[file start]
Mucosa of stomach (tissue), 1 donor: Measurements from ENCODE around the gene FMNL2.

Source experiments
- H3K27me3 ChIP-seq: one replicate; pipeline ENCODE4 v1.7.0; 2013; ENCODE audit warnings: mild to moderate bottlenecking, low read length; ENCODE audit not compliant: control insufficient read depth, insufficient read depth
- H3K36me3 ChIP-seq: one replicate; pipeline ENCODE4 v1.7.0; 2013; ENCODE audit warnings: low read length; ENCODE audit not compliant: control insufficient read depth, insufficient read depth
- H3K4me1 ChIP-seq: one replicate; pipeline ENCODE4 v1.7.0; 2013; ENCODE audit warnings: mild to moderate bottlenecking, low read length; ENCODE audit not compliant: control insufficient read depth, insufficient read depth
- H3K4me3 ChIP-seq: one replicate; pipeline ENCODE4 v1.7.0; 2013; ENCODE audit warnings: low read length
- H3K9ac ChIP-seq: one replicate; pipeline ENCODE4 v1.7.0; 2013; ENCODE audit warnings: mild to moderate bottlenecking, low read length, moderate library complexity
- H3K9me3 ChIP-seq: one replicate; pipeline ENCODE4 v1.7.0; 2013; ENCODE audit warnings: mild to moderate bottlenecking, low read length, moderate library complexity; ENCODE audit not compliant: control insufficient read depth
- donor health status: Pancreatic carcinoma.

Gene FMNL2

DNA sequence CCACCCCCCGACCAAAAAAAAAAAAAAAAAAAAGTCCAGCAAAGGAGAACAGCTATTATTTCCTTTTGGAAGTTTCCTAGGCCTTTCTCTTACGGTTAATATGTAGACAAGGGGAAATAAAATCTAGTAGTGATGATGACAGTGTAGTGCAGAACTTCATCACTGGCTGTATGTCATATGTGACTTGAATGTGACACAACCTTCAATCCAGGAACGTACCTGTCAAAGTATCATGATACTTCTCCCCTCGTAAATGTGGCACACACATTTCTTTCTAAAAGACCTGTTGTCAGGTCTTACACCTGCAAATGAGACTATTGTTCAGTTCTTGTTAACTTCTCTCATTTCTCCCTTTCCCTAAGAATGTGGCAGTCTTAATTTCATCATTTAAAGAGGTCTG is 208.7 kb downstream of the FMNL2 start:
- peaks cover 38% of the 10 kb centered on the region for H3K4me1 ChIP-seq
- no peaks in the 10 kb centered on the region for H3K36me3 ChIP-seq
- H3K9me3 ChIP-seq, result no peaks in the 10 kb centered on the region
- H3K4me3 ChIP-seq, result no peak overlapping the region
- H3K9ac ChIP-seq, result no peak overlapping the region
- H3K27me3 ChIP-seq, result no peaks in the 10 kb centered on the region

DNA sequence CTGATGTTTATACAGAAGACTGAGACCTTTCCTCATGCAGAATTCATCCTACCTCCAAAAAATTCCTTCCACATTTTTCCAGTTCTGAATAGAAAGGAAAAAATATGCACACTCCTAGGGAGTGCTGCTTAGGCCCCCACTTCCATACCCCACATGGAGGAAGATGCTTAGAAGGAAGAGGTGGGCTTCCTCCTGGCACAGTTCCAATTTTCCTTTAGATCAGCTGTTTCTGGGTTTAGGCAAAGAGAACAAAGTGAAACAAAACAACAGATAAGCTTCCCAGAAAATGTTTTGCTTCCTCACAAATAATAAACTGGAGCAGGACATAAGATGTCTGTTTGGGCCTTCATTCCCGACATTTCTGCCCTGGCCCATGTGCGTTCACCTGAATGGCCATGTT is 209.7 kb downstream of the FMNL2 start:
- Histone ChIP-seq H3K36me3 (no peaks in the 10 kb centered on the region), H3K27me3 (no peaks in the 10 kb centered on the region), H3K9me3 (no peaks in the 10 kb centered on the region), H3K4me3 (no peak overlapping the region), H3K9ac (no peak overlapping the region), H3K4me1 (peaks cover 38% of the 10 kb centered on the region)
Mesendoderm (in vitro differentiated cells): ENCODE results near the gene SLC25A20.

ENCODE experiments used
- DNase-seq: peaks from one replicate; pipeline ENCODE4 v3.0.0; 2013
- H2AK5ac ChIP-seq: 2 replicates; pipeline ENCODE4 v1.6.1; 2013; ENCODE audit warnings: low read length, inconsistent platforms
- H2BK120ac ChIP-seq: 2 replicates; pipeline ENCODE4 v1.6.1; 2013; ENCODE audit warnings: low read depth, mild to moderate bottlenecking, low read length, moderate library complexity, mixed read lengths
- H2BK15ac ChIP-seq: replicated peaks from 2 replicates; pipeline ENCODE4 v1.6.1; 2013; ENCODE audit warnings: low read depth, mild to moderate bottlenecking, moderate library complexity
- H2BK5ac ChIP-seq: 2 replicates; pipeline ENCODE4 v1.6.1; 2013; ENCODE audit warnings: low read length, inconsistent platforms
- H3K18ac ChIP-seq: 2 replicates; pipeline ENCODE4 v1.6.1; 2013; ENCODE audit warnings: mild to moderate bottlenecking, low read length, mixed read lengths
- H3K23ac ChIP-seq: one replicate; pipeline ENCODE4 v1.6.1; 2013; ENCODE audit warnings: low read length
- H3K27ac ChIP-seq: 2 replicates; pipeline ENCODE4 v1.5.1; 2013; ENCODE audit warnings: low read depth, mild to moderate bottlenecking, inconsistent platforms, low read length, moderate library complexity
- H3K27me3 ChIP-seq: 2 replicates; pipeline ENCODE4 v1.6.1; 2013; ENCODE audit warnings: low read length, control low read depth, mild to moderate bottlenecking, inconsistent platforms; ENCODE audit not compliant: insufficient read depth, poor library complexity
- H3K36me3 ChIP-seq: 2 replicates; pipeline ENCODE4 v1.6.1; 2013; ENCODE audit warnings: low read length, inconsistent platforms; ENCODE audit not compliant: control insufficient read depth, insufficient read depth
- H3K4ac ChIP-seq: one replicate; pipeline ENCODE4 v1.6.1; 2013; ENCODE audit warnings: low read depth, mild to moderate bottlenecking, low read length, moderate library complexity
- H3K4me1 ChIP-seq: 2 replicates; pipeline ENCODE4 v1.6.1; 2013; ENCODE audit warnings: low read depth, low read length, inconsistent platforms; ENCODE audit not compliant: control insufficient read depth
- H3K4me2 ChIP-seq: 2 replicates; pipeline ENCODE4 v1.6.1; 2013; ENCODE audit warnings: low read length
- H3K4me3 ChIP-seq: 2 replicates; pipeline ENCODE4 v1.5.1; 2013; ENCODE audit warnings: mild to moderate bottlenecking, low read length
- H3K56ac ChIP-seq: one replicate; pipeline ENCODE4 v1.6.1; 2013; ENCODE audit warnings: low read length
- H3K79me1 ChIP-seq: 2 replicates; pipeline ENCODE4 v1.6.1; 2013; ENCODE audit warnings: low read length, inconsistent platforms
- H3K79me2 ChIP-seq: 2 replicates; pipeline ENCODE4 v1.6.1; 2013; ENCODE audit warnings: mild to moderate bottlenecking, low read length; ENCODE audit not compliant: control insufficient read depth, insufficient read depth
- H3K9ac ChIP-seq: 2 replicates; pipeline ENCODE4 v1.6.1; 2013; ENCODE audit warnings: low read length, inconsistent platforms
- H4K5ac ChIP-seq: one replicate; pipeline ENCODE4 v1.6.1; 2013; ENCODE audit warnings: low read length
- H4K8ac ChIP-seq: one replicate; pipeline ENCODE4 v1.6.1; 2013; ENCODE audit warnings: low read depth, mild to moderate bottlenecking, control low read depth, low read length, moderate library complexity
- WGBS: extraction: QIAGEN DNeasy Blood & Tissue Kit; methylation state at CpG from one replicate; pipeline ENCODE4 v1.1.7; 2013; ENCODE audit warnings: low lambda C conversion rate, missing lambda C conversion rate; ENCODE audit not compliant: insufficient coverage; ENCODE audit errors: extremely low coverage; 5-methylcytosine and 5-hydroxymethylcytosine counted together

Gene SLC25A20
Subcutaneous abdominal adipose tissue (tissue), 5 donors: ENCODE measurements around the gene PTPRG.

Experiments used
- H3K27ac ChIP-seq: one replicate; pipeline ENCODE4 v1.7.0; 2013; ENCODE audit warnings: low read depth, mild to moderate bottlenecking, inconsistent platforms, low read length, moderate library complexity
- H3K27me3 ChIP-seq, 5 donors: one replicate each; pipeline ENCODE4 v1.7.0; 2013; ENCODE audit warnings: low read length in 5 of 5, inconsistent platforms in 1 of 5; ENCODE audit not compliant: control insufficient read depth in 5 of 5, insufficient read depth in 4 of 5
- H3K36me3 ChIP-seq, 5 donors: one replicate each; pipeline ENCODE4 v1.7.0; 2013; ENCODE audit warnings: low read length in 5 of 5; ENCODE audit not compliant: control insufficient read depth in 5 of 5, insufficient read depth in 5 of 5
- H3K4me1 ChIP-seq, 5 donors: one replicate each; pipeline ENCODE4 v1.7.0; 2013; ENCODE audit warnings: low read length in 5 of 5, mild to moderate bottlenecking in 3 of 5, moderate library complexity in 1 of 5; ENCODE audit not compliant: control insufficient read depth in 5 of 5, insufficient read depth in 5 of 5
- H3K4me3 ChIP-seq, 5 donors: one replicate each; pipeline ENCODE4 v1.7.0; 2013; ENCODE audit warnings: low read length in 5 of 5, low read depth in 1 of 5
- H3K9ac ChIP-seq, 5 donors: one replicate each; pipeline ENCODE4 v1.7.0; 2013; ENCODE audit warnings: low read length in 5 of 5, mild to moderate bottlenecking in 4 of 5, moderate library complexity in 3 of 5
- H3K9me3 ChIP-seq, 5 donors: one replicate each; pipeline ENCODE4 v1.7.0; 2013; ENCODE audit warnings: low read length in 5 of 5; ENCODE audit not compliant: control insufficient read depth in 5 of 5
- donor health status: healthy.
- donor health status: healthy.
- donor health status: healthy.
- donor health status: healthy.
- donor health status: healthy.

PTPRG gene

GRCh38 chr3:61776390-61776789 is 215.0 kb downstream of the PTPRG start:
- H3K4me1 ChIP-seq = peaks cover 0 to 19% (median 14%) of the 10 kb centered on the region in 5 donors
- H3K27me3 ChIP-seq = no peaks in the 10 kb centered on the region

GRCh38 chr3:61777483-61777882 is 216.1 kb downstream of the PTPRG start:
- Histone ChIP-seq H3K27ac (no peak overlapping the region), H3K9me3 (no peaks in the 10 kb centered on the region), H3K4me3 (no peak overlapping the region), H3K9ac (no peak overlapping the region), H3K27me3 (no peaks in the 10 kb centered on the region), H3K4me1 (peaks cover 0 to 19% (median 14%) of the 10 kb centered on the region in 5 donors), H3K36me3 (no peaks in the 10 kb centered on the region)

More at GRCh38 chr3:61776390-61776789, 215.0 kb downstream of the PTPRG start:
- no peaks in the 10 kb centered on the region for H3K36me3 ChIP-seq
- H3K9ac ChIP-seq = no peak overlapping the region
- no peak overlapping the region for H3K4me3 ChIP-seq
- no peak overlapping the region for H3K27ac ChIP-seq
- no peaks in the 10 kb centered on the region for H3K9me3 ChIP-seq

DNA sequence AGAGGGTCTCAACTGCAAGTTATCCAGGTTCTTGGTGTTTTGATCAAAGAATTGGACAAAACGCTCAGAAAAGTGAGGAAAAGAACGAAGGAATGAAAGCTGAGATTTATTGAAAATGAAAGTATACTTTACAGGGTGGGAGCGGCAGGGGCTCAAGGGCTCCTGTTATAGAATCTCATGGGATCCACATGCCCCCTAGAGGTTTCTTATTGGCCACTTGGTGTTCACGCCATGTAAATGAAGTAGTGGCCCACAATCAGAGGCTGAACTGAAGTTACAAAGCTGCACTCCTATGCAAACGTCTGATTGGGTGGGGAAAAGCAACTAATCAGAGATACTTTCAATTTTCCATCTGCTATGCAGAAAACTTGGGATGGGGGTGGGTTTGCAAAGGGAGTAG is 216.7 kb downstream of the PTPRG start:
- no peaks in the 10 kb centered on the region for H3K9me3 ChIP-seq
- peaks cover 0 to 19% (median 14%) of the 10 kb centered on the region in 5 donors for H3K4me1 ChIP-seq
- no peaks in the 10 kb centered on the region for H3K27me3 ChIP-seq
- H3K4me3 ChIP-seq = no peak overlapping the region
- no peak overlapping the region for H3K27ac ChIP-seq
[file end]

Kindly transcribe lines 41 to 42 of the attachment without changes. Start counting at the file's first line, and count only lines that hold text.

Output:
- H4K8ac ChIP-seq: one replicate; pipeline ENCODE4 v1.6.1; 2013; ENCODE audit warnings: low read depth, mild to moderate bottlenecking, control low read depth, low read length, moderate library complexity
- WGBS: extraction: QIAGEN DNeasy Blood & Tissue Kit; methylation state at CpG from one replicate; pipeline ENCODE4 v1.1.7; 2013; ENCODE audit warnings: low lambda C conversion rate, missing lambda C conversion rate; ENCODE audit not compliant: insufficient coverage; ENCODE audit errors: extremely low coverage; 5-methylcytosine and 5-hydroxymethylcytosine counted together